Kris August, DVM
Issue: Volume 72 Fall 2024
Online Publication Date: 14 September 2023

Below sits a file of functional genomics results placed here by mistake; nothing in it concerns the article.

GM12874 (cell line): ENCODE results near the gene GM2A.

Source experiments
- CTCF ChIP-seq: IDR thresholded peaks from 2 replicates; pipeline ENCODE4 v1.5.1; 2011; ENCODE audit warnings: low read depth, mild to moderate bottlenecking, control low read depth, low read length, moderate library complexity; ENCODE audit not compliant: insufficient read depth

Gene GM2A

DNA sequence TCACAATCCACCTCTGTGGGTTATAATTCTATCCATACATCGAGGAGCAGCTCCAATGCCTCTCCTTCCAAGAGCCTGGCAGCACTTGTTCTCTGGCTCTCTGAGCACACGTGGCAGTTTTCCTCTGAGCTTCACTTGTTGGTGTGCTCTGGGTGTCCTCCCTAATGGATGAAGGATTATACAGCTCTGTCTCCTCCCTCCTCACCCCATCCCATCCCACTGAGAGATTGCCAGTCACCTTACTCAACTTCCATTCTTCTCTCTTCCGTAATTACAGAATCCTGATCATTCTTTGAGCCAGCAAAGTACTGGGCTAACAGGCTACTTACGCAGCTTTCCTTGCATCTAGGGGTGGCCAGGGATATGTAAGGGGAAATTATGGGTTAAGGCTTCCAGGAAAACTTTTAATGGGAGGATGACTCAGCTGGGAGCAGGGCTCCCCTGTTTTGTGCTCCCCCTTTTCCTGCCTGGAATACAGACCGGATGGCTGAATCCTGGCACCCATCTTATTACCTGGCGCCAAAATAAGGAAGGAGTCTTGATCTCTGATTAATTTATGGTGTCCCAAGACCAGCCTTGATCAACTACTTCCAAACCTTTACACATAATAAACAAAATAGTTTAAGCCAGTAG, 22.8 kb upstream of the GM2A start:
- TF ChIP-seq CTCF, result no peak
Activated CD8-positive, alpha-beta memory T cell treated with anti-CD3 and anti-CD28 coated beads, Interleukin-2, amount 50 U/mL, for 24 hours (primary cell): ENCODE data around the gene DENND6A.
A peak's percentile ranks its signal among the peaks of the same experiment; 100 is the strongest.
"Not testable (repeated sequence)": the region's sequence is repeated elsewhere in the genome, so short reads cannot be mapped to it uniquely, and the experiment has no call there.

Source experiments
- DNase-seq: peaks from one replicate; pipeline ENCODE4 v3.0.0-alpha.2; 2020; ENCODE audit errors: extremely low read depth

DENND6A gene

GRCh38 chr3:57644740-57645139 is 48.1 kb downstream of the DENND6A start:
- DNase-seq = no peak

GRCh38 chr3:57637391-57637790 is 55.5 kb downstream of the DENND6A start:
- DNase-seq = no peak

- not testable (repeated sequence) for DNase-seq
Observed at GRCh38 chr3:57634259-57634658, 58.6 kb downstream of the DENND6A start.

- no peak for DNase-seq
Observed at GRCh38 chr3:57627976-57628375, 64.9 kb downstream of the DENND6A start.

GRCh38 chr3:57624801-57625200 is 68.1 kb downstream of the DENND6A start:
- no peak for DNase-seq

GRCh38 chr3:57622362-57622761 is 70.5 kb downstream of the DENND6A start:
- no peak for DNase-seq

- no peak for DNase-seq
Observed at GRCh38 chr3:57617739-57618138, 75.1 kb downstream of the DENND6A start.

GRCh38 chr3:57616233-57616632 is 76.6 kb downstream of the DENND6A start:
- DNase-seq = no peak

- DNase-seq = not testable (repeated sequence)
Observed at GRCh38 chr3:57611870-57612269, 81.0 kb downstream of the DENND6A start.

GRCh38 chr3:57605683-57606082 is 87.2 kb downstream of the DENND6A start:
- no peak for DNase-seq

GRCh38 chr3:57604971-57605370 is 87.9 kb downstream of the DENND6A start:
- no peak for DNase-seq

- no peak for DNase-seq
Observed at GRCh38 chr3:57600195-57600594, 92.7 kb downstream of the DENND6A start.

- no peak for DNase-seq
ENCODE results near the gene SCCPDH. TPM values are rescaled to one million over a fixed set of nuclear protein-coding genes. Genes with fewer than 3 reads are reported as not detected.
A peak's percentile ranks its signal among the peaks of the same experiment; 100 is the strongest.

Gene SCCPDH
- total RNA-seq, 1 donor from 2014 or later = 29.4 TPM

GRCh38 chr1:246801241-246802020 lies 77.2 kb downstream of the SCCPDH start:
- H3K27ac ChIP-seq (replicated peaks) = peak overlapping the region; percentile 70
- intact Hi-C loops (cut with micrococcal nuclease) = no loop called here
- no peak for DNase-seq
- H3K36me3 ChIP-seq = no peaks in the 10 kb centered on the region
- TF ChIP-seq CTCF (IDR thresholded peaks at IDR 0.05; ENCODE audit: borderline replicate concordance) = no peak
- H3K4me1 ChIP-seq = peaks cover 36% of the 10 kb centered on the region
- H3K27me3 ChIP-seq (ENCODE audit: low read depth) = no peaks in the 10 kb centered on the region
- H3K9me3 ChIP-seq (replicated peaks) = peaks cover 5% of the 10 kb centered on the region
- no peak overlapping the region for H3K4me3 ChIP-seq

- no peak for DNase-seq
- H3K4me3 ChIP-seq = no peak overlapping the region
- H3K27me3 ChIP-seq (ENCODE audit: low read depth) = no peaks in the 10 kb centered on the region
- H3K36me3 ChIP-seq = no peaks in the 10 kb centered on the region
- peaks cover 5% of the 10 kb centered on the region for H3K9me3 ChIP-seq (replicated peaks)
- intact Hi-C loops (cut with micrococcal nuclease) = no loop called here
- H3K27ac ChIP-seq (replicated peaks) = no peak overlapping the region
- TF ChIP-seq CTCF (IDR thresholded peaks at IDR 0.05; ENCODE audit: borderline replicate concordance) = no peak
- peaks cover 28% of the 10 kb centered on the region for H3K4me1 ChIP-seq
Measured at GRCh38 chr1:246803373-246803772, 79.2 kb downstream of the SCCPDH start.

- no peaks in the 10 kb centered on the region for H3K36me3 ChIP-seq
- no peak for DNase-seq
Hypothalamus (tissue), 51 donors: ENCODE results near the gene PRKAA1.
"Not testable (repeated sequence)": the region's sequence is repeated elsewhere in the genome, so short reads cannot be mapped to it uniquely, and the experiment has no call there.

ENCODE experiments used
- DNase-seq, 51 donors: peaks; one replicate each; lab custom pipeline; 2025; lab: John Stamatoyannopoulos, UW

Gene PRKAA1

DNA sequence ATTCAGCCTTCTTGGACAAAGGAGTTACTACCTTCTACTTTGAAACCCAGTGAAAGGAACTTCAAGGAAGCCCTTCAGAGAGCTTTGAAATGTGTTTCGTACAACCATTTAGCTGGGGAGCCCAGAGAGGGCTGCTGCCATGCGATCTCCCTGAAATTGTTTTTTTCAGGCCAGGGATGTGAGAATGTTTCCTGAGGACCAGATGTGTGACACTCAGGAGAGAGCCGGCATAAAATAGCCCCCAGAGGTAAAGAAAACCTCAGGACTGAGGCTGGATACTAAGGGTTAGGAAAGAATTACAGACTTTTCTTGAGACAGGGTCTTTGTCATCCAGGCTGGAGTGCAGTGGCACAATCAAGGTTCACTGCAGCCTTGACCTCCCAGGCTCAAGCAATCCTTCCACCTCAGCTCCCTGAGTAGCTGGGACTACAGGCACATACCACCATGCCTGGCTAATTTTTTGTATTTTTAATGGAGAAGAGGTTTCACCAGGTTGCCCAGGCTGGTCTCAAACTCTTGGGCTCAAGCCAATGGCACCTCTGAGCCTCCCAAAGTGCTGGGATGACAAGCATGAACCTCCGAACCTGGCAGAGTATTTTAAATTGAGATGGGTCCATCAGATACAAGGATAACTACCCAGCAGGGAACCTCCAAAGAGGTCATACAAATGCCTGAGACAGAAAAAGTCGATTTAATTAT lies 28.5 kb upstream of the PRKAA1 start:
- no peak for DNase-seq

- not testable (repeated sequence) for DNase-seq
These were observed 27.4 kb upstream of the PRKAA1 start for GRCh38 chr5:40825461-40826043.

Oral disease is a common concern that affects quality of life, particularly in geriatric and end-of-life patients. Treatments including dental cleaning, antibiotic therapy, and pain control are often needed to resolve conditions and to maintain comfort. Botanical therapies may also be useful in the treatment of various oral conditions including infections, inflammation, wounds, ulcerations, and in palliation of oral neoplasms. In animal patients, common administration is via herbal infusions as oral washes, either through supplemental drinking water or syringe application. Topical gel and honey formulations have the advantage of remaining in contact with tissues longer than water-based teas. A brief overview of plants frequently used for oral care traditionally and from the current literature is presented here with the intention of comparing their benefits and translating these into options for animal treatment. Much of the available research on botanicals for oral health is conducted on human patients and laboratory animals often using the antiseptic chlorhexidine as a standard for comparison. Due to the high rate of adverse effects reported with chlorhexidine usage, herbal alternatives may need to be considered, as they may provide similar therapeutic achievements while minimizing negative side effects.